Ministers meet at Oslo Cancer Cluster
The corona pandemic and international trade were on the top of the agenda when the Foreign Minister of Denmark Jeppe Kofod met with the Minister for Trade, Industry and Fisheries of Norway Iselin Nybø at Oslo Cancer Cluster Innovation Park.
Norway and Denmark are close friends and allies, and the current corona situation has made conversations between Nordic colleagues more valuable than ever.
Export, international trade and investments will be crucial to overcoming the challenges the corona pandemic has brought to Nordic economies.
These pressing issues were discussed when the two ministers from Denmark and Norway met at Oslo Cancer Cluster Innovation Park on 13 August 2020.
The starting point of the meeting was how many companies in the health industry need access to international markets and value chains to grow.
The Norwegian government are preparing an Export Action Plan. It will include several measures to help Norwegian industry come through the corona crisis.
“In the development of the Export Action Plan, the government is collaborating with both industry and financial organisations. We want to gain as much knowledge as possible about where the challenges lie and evaluate which measures are most effective,” Nybø said in a press release from the Department of Trade, Industry and Fisheries.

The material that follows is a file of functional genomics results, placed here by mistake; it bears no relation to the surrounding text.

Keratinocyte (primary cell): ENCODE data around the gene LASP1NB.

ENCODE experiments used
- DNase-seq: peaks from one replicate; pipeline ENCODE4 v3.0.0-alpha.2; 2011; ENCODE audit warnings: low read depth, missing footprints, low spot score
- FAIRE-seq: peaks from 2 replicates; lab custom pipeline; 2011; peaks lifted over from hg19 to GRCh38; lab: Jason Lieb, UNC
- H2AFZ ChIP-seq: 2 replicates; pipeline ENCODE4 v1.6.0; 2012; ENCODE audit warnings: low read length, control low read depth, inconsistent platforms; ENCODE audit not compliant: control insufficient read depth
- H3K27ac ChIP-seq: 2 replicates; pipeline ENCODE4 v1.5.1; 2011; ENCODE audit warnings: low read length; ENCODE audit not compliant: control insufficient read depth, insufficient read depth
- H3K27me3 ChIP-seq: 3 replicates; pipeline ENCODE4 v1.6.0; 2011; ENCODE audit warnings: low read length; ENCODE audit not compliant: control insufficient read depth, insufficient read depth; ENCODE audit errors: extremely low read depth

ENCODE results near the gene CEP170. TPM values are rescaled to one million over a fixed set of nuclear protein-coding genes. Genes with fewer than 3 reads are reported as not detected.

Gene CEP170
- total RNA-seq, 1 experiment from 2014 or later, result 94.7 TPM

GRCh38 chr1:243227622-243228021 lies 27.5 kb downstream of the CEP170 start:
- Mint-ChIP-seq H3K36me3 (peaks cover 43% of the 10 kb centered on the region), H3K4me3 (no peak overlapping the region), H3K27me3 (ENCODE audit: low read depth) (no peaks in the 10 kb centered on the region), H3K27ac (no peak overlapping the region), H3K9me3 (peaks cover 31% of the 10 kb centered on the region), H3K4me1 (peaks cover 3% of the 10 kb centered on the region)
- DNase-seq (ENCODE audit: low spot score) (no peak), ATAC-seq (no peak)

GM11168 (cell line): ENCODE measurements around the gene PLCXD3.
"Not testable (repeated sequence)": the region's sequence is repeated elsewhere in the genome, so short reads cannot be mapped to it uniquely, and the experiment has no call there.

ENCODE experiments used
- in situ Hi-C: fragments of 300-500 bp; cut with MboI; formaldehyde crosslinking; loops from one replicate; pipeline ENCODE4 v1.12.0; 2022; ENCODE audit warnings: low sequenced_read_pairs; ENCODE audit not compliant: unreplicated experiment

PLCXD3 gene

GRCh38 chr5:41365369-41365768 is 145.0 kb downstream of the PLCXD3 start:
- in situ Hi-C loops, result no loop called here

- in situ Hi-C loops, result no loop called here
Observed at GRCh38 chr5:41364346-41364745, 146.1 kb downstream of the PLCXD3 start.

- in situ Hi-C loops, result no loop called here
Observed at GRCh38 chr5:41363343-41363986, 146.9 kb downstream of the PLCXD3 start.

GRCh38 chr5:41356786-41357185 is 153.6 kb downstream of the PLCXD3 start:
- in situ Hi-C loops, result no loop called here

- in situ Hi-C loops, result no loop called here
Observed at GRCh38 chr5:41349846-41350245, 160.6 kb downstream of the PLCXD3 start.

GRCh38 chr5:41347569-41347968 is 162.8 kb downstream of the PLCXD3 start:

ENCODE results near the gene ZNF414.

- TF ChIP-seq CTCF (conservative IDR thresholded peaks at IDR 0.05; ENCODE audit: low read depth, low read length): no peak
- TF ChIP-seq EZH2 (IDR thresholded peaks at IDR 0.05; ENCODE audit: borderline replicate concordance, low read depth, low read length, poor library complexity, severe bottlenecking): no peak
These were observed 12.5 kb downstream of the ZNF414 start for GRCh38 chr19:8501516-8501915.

The Embassy of Denmark in Norway released the following statement after the meeting:
“It is important to attract foreign investments and there is a big potential in Nordic collaboration within the life science sector, since Denmark and Norway have complementary competencies in this field.”
Ketil Widerberg, general manager at Oslo Cancer Cluster, was happy to facilitate the visit and to give input to the ministers on how international collaboration helps the development of cancer treatments:
“Denmark and Norway collaborate on important research areas, including cancer. Our countries have national health data that attract international recognition. Our countries also collaborate on purchasing of developed drugs.
“The opportunity now is the collaboration on how to use our health data and collaborative efforts to better and faster approve new innovative treatments.
“This could reduce development time from 10 to 5 years, and make the Nordics a destination for health innovation.”